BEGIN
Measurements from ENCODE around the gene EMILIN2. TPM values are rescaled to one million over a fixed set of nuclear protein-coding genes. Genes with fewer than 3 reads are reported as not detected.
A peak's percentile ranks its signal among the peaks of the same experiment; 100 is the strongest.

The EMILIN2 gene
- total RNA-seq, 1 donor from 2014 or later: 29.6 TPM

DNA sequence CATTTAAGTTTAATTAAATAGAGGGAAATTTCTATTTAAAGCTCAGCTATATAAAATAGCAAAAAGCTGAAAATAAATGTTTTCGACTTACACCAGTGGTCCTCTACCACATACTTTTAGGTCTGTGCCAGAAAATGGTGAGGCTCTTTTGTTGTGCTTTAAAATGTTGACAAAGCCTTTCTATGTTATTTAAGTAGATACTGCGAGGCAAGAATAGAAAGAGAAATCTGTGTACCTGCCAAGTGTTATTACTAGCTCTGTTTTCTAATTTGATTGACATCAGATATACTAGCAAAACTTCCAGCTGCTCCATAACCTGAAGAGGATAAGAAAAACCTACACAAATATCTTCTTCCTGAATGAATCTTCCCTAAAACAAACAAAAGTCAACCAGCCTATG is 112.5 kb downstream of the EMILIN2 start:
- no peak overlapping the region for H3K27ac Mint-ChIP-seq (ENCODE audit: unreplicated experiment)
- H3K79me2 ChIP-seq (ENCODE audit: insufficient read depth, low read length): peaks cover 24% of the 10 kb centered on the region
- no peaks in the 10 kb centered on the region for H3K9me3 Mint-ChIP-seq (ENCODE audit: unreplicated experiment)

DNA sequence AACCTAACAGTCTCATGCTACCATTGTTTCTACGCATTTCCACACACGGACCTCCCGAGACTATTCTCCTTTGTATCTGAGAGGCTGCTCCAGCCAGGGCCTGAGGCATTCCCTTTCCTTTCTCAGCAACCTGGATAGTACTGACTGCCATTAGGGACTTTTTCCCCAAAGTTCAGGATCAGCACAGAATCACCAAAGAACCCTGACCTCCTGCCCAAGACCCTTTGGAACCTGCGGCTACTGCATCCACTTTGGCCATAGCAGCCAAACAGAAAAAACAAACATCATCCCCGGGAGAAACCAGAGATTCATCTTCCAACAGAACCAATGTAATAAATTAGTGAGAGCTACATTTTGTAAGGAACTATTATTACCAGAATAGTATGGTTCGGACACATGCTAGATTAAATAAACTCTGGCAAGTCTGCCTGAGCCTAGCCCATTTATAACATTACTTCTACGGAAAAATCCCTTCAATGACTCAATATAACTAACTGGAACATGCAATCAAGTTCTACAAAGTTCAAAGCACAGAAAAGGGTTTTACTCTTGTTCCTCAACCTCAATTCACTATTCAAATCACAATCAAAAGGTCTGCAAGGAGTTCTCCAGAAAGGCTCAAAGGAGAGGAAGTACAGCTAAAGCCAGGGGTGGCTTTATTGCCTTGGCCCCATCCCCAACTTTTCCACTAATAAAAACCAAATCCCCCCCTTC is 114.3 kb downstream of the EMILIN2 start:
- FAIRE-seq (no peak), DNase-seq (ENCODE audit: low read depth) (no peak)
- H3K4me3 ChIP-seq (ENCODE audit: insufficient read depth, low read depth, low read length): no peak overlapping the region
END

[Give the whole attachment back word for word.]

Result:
Measurements from ENCODE around the gene EMILIN2. TPM values are rescaled to one million over a fixed set of nuclear protein-coding genes. Genes with fewer than 3 reads are reported as not detected.
A peak's percentile ranks its signal among the peaks of the same experiment; 100 is the strongest.

The EMILIN2 gene
- total RNA-seq, 1 donor from 2014 or later: 29.6 TPM

DNA sequence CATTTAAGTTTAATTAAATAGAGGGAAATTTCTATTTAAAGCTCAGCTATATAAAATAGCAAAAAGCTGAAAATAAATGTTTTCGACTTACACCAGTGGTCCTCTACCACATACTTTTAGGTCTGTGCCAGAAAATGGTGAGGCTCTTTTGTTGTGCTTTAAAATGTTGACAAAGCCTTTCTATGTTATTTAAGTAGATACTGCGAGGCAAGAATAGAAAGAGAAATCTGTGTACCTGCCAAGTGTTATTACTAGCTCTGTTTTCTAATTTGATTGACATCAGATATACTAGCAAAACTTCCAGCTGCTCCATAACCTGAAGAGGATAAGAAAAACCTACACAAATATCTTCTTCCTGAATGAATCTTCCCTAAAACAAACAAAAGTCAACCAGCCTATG is 112.5 kb downstream of the EMILIN2 start:
- no peak overlapping the region for H3K27ac Mint-ChIP-seq (ENCODE audit: unreplicated experiment)
- H3K79me2 ChIP-seq (ENCODE audit: insufficient read depth, low read length): peaks cover 24% of the 10 kb centered on the region
- no peaks in the 10 kb centered on the region for H3K9me3 Mint-ChIP-seq (ENCODE audit: unreplicated experiment)

DNA sequence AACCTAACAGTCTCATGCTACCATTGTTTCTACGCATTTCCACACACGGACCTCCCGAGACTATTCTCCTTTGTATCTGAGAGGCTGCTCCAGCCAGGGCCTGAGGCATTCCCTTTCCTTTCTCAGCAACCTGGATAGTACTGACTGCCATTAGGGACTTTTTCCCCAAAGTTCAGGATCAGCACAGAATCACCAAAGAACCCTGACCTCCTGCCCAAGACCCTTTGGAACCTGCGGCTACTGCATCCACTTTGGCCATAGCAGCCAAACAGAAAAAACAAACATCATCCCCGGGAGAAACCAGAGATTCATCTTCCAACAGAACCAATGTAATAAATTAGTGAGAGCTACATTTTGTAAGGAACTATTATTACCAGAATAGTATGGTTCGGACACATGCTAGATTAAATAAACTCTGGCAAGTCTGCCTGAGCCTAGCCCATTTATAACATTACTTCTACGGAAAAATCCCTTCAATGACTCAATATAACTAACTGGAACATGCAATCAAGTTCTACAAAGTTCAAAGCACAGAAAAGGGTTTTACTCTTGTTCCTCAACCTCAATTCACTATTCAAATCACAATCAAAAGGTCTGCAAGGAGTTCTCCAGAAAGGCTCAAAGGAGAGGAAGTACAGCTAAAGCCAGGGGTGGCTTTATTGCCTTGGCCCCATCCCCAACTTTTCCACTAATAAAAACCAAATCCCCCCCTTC is 114.3 kb downstream of the EMILIN2 start:
- FAIRE-seq (no peak), DNase-seq (ENCODE audit: low read depth) (no peak)
- H3K4me3 ChIP-seq (ENCODE audit: insufficient read depth, low read depth, low read length): no peak overlapping the region